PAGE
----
Friday, 3 June 2011

Groupon gets the Support Needed to Succeed in IPO

It looks as if my sign up yesterday tipped the balance and the Groupon executives decided that my support was the crucial last step required to go public.

Groupon will raise $750m which is fairly urgently required as their marketing bills are over $200m to date and they are accruing over $400m+ in losses on $600m+ of revenues last quarter. It costs them around $61m to acquire their staggering 152m of customers, most of which are in the US although there are now over 30 countries active. To be fair though, the UK looks limited so far - having said that a cursory check of my mail box reveals a couple of daily offers. Let's hope it isn't for hair removal again in some form or other.

The statistics about this company are astounding and the growth staggering in terms of what has been achieved in just the last year. Revenues abound but with over 7,000 employees already and wafer slim margins on the deals they offer and high cost of customer and offer acquisition, the risks are equally staggering.

And then there's the competition. After all, there is nothing really proprietary about this business idea and model, and now Google Wallet is launching they are at risk from the big guns as well as the clones, who the founder seems to think have no worth.

The clone offerings come from fairly prestigious companies, Amazon among them. The problem here is that the new wave have strong consumer brands, are long term trusted partners of both client and supplier and they have very strong trading figures.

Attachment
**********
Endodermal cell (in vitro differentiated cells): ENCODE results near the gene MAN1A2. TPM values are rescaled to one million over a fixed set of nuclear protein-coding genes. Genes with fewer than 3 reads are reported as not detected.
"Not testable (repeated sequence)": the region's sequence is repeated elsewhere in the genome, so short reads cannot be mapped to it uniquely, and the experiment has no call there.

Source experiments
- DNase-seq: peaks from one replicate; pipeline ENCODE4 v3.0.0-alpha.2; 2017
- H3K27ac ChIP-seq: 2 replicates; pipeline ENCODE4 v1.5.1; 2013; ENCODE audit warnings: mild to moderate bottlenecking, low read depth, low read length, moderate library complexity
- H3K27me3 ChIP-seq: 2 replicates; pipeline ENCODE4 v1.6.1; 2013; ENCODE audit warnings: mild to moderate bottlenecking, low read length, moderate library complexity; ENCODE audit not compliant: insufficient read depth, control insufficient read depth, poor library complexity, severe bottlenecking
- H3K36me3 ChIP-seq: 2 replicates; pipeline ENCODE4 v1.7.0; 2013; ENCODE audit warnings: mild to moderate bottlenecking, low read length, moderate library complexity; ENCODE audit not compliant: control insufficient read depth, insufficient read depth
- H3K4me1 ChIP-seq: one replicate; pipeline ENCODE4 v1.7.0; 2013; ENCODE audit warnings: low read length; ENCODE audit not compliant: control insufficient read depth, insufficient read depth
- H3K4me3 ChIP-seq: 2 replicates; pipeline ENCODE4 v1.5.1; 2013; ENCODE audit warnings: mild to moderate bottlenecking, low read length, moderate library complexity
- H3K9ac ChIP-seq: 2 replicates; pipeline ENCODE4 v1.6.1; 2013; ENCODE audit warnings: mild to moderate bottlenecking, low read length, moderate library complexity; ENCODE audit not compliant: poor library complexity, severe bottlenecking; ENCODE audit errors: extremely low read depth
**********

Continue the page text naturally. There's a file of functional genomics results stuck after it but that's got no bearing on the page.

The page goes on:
One to watch here in the UK is VoucherCloud which does not operate on a Wallet basis but you can stand in a town centre and get offers pertinent to your physical location via your phone and use them for more practical things than hair or tattoo removal. To be fair, today's London Groupon deal was a meal at Moroccan restaurant as well as tattoo removal (not on the same offer).

Last year, Groupon shunned an offer by Google. This was hailed as either brilliant or daft. This IPO and the subsequent battle for user 'wallet' and supplier offers will rage. Looking at the distribution arms of the rivals like Google and Amazon, I think Groupon might fast become the AOL of an exciting new concept.

Personally, if I were the founders, I would have taken the nice people at Google's money and run. Let them figure out how to keep those big guns out of the market and mop up those enormous losses.

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